Chen Family Story #12

The City of Cerritos was a town full of new immigrants. Store signs in Spanish, Korean, Chinese, and Hindi were side by side with the ones in English. Our relatives and friends informed us that choosing a good school district for children was the biggest concern when deciding on where to live. To our surprise, we had moved into a city with the highest ranked high school in California, Whitney High. The school admits students based on  highly selective academic standards. Students have to be at the top of their class and pass a rigorous entrance examination. Many families move here in hopes that their children will get in. I was surprised that the phenomenon of chasing a “celebrity school” didn’t only exist in Taiwan. “The school is more than 70% Asian students,”  my landlord Mr. Chang explained to us. He and his wife both earned master’s degrees in computer science and worked for a computer company as programmers. He gave us property investment advice: “The golden rule of buying a house is location, location, location, and the value of a house in a good school district can only keep rising.”

Henry and I were not thrilled with having the best school in town. First of all, we had never believed that kids had to go to a celebrity school to succeed. Secondly, we didn’t have the money to buy a house yet, let alone a house in a good school district. What excited Henry the most was a supermarket called Ding Hao where he could find Chinese food; for me, it was the library. We started buying tofu, Chinese vegetables, Taiwanese snacks, and fresh meat that we felt was too expensive in American markets. The library was a great resource that made me so happy. It was huge in size compared to the one in Rancho Palos Verdes. I got lost in its maze-like shelves all the time. I was moved by the significant collection of foreign language books. Standing in front of the bookshelves full of unknown languages, I felt very lucky to be in a melting pot where different ethnicities and cultures were welcomed. However, I skipped checking out the abundance of Chinese books because I had an urge to learn English.

Cerritos City Library in 1990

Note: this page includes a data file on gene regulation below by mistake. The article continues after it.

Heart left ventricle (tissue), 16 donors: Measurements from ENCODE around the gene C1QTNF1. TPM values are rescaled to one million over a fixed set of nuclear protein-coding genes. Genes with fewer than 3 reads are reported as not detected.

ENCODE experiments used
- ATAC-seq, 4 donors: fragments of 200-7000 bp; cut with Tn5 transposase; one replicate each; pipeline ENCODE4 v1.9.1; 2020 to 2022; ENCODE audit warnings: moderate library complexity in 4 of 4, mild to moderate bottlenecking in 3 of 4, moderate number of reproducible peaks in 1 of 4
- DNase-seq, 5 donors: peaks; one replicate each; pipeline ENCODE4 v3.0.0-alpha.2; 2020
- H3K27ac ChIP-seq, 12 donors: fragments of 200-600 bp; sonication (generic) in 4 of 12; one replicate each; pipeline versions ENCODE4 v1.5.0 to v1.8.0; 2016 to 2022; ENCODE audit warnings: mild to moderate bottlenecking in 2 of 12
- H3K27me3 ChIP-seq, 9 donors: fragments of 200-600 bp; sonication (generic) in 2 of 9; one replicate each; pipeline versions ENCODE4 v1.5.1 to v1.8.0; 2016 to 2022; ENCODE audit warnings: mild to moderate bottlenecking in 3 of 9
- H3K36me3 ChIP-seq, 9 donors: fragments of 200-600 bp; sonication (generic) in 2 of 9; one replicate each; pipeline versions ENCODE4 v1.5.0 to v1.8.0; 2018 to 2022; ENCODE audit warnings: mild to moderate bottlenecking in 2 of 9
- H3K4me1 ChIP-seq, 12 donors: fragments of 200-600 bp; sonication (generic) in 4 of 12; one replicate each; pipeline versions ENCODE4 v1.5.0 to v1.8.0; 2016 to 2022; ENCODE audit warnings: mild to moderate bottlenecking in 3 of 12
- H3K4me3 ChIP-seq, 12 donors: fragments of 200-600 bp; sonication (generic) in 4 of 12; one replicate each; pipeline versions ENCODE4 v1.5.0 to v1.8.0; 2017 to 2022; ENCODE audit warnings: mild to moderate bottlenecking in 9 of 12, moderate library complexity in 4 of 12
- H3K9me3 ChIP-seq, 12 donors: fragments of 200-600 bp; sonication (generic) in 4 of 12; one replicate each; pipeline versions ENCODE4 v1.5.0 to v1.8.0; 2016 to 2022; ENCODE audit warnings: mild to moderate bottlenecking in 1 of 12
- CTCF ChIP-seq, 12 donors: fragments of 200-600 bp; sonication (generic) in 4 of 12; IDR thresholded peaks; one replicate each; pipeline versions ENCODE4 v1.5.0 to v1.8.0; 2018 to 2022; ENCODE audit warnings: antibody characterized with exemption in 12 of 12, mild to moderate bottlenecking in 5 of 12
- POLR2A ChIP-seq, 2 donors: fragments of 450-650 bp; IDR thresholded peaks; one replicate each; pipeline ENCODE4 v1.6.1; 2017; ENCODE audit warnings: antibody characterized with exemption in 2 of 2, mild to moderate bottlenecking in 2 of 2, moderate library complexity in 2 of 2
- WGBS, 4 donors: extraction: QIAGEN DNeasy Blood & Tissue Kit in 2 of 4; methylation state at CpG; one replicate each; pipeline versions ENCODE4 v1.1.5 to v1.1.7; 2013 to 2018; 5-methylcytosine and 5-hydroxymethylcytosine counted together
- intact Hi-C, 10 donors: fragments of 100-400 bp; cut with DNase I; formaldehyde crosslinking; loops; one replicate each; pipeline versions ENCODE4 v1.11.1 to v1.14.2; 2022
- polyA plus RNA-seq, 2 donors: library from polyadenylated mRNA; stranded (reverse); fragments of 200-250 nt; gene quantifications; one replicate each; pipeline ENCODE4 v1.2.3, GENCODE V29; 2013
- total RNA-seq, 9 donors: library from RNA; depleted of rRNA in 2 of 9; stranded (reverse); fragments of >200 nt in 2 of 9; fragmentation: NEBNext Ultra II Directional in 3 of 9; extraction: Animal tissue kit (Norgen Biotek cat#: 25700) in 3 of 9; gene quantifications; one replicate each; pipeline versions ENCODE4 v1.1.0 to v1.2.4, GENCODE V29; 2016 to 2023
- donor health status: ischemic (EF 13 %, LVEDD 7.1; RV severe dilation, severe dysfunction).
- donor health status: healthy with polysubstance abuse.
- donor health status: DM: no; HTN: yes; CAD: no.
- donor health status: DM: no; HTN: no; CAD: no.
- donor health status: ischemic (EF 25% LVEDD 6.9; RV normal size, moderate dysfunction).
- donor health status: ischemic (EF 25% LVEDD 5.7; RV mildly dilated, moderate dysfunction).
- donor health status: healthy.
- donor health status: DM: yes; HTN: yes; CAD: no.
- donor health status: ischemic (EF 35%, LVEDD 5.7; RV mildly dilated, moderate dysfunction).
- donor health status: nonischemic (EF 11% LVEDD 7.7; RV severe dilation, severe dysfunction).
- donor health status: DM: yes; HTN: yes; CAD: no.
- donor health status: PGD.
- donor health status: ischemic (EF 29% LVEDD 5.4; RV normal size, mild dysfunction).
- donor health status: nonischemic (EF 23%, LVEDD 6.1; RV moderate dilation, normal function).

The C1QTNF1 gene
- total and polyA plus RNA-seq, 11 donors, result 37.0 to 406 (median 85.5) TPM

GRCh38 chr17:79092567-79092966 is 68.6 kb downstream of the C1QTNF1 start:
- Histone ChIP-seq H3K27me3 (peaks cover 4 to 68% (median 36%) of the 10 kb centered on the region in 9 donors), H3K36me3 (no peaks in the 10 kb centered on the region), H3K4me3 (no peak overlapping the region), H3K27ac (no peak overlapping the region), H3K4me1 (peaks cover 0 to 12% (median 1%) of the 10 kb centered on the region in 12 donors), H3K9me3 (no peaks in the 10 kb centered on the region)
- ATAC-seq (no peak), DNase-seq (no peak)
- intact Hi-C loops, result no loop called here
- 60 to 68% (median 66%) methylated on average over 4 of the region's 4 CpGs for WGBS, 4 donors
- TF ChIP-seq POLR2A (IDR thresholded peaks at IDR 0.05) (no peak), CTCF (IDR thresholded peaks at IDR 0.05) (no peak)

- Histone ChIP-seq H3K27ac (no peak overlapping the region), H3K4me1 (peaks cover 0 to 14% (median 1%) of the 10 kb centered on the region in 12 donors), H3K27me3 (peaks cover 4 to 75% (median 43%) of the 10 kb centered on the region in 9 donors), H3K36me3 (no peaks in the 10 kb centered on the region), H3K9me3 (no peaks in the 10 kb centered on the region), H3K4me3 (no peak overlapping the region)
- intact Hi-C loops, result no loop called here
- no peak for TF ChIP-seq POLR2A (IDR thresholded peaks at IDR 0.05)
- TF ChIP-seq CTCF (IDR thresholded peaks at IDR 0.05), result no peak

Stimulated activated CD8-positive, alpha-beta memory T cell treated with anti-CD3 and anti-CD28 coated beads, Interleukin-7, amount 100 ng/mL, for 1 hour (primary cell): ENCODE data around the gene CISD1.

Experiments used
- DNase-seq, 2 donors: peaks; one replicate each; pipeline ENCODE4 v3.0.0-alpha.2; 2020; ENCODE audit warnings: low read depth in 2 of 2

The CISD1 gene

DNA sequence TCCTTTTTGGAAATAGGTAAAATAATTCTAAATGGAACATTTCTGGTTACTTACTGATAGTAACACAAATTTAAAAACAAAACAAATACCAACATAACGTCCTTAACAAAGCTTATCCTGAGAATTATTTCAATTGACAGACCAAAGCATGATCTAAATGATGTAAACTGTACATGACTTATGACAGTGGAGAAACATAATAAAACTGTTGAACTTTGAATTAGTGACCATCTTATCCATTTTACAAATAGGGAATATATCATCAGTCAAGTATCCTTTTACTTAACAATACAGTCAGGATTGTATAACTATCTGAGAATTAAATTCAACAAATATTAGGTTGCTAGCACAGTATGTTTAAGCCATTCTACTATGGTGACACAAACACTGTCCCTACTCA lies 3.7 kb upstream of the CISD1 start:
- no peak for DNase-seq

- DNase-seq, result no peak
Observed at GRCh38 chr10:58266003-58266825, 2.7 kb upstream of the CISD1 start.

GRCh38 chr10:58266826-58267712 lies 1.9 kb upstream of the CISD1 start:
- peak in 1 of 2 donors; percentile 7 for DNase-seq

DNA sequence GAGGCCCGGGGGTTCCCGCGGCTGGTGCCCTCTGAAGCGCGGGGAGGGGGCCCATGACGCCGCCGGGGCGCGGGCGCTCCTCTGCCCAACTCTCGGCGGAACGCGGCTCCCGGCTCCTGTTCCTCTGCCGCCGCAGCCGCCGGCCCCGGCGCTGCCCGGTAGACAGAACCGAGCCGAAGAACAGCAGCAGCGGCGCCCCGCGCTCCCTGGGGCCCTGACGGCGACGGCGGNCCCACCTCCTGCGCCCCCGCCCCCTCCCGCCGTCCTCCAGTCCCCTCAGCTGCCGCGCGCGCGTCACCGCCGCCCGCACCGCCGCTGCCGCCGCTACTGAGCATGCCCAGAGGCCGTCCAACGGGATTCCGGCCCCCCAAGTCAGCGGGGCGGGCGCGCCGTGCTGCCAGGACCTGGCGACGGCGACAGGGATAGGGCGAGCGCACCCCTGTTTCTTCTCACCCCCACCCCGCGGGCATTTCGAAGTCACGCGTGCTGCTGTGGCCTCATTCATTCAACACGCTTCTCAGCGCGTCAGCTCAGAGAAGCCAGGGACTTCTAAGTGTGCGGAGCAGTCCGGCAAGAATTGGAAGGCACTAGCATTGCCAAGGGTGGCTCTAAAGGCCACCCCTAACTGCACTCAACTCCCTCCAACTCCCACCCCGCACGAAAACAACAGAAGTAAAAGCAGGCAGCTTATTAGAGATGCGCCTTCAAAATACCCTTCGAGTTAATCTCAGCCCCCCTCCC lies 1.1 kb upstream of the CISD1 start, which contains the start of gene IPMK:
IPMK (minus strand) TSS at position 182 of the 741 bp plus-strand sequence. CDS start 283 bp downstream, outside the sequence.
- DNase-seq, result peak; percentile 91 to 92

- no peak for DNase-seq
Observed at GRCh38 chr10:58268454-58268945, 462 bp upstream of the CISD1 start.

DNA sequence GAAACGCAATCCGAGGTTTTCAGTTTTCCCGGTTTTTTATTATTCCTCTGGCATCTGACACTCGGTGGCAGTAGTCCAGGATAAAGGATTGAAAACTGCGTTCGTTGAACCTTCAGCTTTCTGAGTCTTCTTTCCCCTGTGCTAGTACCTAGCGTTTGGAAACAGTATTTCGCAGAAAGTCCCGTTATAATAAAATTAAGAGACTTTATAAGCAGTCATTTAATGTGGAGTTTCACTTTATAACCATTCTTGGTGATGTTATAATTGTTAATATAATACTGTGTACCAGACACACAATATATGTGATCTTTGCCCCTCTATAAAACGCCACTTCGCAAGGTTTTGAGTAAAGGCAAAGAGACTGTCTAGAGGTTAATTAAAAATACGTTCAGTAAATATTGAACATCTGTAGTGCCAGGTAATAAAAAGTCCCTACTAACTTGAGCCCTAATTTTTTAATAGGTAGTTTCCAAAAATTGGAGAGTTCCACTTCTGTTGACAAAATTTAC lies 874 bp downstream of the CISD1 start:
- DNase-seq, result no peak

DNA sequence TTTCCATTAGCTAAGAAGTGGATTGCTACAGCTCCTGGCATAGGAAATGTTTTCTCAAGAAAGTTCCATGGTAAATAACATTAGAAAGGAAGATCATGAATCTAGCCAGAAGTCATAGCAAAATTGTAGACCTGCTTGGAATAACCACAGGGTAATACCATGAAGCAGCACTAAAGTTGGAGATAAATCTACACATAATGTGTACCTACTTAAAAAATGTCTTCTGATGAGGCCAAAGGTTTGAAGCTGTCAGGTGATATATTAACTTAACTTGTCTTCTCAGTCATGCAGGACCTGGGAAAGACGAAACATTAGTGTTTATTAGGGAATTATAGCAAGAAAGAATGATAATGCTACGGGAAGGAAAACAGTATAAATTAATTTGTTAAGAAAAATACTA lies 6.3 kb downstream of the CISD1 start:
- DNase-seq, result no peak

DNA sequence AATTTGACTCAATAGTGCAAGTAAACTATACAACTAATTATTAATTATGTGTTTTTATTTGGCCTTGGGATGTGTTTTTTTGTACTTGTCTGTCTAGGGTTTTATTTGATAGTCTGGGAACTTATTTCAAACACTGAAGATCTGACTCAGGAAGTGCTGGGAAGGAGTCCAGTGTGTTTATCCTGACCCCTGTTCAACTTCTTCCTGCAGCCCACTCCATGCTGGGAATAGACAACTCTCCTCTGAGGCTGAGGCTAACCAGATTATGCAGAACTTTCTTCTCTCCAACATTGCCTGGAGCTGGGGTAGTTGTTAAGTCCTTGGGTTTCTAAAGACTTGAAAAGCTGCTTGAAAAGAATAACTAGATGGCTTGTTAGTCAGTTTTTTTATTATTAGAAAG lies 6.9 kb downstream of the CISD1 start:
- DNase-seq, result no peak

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Beyond the wall of our backyard was the field of Anelise’s school (Carver Elementary School). From upstairs, we had a view of the openness of the school. I paid attention to the school bells. After the long buzz of the bell, the cheerful shouts of children would follow; after another buzz, dead silence. Feeling the rhythm of a school comforted me. I got used to telling the time by counting bells. When I heard the last bell before noon, I would excitedly exclaim to Angela, “Almost time to pick up Jie-jie!” Then I would push Angela’s stroller and walk through the tiny park where some huge red-wooded trees sheltered a small playground. A merry-go-round was in a sand box, waiting for kids to enjoy.  

I noticed that this school was more ethnically diverse than the school in Rancho Palos Verdes. Parents and grandparents happily greeted their little ones by the gate, speaking different languages. Anelise and her classmate, a Korean girl, took the same route to go home. The girl’s grandpa and I would let them play on the merry-go-round. I would push it, making it turn faster and faster, and the girls would burst out with extremely excited laughter. The Grandpa would sit on the bench, watching them play. Neither of us spoke much English, so the way we communicated was through smiles and laughter, but at least we both knew “hi” and “bye.”

I was very impressed by a huge park located in the south part of the city, Cerritos Regional Park. An irregularly shaped artificial lake lapped at the open green lawn. A white fountain shot water up into the sky, humming in the tranquil, vast openness. We came to see model boats swerving around on the water among untroubled ducks and geese. Many grandfathers were instructing their grandchildren on their operation. On weekends, the park was festive, with music playing, picnic areas decorated with colorful balloons and garlands, and BBQ grills smoking with the sweet aroma of meat. Kids played on the lawn or rode bikes on the trails while adults prepared food or took care of children. The sun was bright, and the sky was blue. The air was clean. Surrounded by family in a place full of joy and peace,  I felt profoundly blessed.  

 


 

喜瑞都這城市有許多新移民,店面的招牌有各種外文和英文並列著:西班牙文,印度文,韓文,和中文等等。親戚朋友們都告訴我們說要選住家一定要選一個好學區,很巧合的,我們租來的這房子的學區,就有一個全加州排名第一的高中,叫惠特尼公立高中。學生們要在初中的成績屬於最優秀的一群,還要在入學考試裡得到最高分的成績,才能被選入學校。很多人搬到這裡就是為了讓孩子有進入這個高中的機會。我對著現象感到很驚奇,原來不是只有台灣才有「追逐明星學校」的現象。我的房東告訴我們說,這學校裏的亞裔學生超過了70%。我們的房東夫妻都在美國拿到了電腦碩士學位,一起在同一家電腦公司擔任程式設計師。「找房子的密訣就是地點,地點,地點!好學區的房價只會漲,不會跌。」他傳達給我們他投資的智慧。

我和Henry一點也不迷信明星學校,而且我們也沒有財力買房子,所以我們並沒有對這學校的事情在意。Henry最有興趣的反倒是一家中國超市叫「頂好」的,他們有中國中食物賣,我們就開始享用我們熟悉的東西,比如豆腐,中國青菜和糕餅點心。而我呢,就對他們的圖書館特感興趣。那館佔地好大,比Rancho Pales verdes大上十倍不止,好像個大迷宮,我在裏面常常迷了路。那圖書館還有好多的外語藏書,中文書也占了好大部分。我站在書架前,深深體會到這個國家真的是個民族大熔爐,我們很幸運,能夠成為這個歡迎外來種族、外來文化的國家的一員。但是,我並不借出中文書來讀,因為我有一股積極學英文的熱情。

喜瑞都市的圖書館–1990

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我們家的後院圍牆之外便是怡安的學校操場,到樓上可以俯視整個校區。我對學校鐘聲很留意,每當它那粗又沈的聲音一拉,孩子們尖銳吵雜的玩樂聲便接踵而來。再一次鐘聲之後,瞬間寂靜無聲。沐浴在這個校園的韻律裡,讓我覺得特別安逸。我養成了隨著鐘聲預測時間的習慣,每當中午的鐘聲響起,我就和安祺寶寶說,「走了,去接姊姊放學了!」然後我便把寶寶放進嬰兒車裡,推著她走過小公園。那公園裡有幾棵參天的紅木,濃密的樹蔭遮蓋了一小塊沙坑,沙坑上有一座鐵旋轉盤,等著孩子們去玩耍。

我注意到這學校的學生種族,比怡安的第一個學校要複雜。鐵門旁邊等著父母,祖父母,很多人用不同的語言和他們的小朋友打招呼。怡安的同學有個韓國女孩,她的爺爺天天來接她後,就跟我們走同一個路線回家。我們每天就在公園的椅子上坐下來,看著兩個小女孩去旋轉盤上轉個不停。應她們的要求,我常為她們加速推轉,讓她們又怕又興奮地,尖叫尖笑個不停。我們大家都不會說英文,所以我們就共同的語文- 微笑和大笑- 溝通 。不過,至少我們都會說「嗨,」和「再見!」

這都市的南邊有一個超大的公園,裡邊有個不規則形狀的人工湖。湖中有個噴泉,噴灑著白色的水柱,為這安靜的公園點綴出活潑的律動。經常有人在那兒玩遙控帆船,爺爺帶著孫子女,教他們操作。週末假日,公園裡充滿了節慶的歡樂:人們把餐桌鋪上桌布,裝飾著氣球和彩帶。烤肉爐上的煙燻出香甜的肉香。孩子們騎著腳踏車或在草地上玩耍。大人們忙著準備東西,照顧孩子。在這麼歡樂和平的地方,在藍天艷陽之下呼吸著清新的空氣,我深深感到自己的幸運。

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